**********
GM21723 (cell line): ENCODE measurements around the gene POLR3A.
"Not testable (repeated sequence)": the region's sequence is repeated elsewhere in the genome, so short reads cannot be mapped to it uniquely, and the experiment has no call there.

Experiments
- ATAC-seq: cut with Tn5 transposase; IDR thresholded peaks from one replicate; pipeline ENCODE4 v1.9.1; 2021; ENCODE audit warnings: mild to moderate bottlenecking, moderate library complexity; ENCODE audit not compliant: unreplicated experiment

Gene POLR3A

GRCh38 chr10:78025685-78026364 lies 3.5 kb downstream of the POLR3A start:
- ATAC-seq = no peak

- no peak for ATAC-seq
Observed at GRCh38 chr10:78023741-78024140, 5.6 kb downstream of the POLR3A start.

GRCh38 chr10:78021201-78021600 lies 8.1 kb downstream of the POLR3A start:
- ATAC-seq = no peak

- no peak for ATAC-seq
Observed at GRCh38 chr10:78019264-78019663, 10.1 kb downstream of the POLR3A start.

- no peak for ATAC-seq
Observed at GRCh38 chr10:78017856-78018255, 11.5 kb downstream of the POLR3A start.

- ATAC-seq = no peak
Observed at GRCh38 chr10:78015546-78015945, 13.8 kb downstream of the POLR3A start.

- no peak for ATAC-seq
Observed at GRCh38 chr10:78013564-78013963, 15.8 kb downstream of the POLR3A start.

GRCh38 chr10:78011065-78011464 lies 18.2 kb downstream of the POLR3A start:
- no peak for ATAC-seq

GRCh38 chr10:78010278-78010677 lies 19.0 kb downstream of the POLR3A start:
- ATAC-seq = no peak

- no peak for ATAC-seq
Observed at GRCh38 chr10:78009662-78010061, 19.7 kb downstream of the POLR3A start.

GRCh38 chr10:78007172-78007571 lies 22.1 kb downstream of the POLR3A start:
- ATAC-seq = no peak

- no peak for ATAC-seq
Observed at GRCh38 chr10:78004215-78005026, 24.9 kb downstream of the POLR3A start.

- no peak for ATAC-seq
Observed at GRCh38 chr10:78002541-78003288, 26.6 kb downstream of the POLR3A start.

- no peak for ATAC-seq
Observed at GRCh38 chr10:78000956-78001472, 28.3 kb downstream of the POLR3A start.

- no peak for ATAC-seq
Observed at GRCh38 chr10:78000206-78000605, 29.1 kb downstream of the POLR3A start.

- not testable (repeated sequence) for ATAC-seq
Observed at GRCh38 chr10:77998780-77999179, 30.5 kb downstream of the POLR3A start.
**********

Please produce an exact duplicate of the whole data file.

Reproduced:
GM21723 (cell line): ENCODE measurements around the gene POLR3A.
"Not testable (repeated sequence)": the region's sequence is repeated elsewhere in the genome, so short reads cannot be mapped to it uniquely, and the experiment has no call there.

Experiments
- ATAC-seq: cut with Tn5 transposase; IDR thresholded peaks from one replicate; pipeline ENCODE4 v1.9.1; 2021; ENCODE audit warnings: mild to moderate bottlenecking, moderate library complexity; ENCODE audit not compliant: unreplicated experiment

Gene POLR3A

GRCh38 chr10:78025685-78026364 lies 3.5 kb downstream of the POLR3A start:
- ATAC-seq = no peak

- no peak for ATAC-seq
Observed at GRCh38 chr10:78023741-78024140, 5.6 kb downstream of the POLR3A start.

GRCh38 chr10:78021201-78021600 lies 8.1 kb downstream of the POLR3A start:
- ATAC-seq = no peak

- no peak for ATAC-seq
Observed at GRCh38 chr10:78019264-78019663, 10.1 kb downstream of the POLR3A start.

- no peak for ATAC-seq
Observed at GRCh38 chr10:78017856-78018255, 11.5 kb downstream of the POLR3A start.

- ATAC-seq = no peak
Observed at GRCh38 chr10:78015546-78015945, 13.8 kb downstream of the POLR3A start.

- no peak for ATAC-seq
Observed at GRCh38 chr10:78013564-78013963, 15.8 kb downstream of the POLR3A start.

GRCh38 chr10:78011065-78011464 lies 18.2 kb downstream of the POLR3A start:
- no peak for ATAC-seq

GRCh38 chr10:78010278-78010677 lies 19.0 kb downstream of the POLR3A start:
- ATAC-seq = no peak

- no peak for ATAC-seq
Observed at GRCh38 chr10:78009662-78010061, 19.7 kb downstream of the POLR3A start.

GRCh38 chr10:78007172-78007571 lies 22.1 kb downstream of the POLR3A start:
- ATAC-seq = no peak

- no peak for ATAC-seq
Observed at GRCh38 chr10:78004215-78005026, 24.9 kb downstream of the POLR3A start.

- no peak for ATAC-seq
Observed at GRCh38 chr10:78002541-78003288, 26.6 kb downstream of the POLR3A start.

- no peak for ATAC-seq
Observed at GRCh38 chr10:78000956-78001472, 28.3 kb downstream of the POLR3A start.

- no peak for ATAC-seq
Observed at GRCh38 chr10:78000206-78000605, 29.1 kb downstream of the POLR3A start.

- not testable (repeated sequence) for ATAC-seq
Observed at GRCh38 chr10:77998780-77999179, 30.5 kb downstream of the POLR3A start.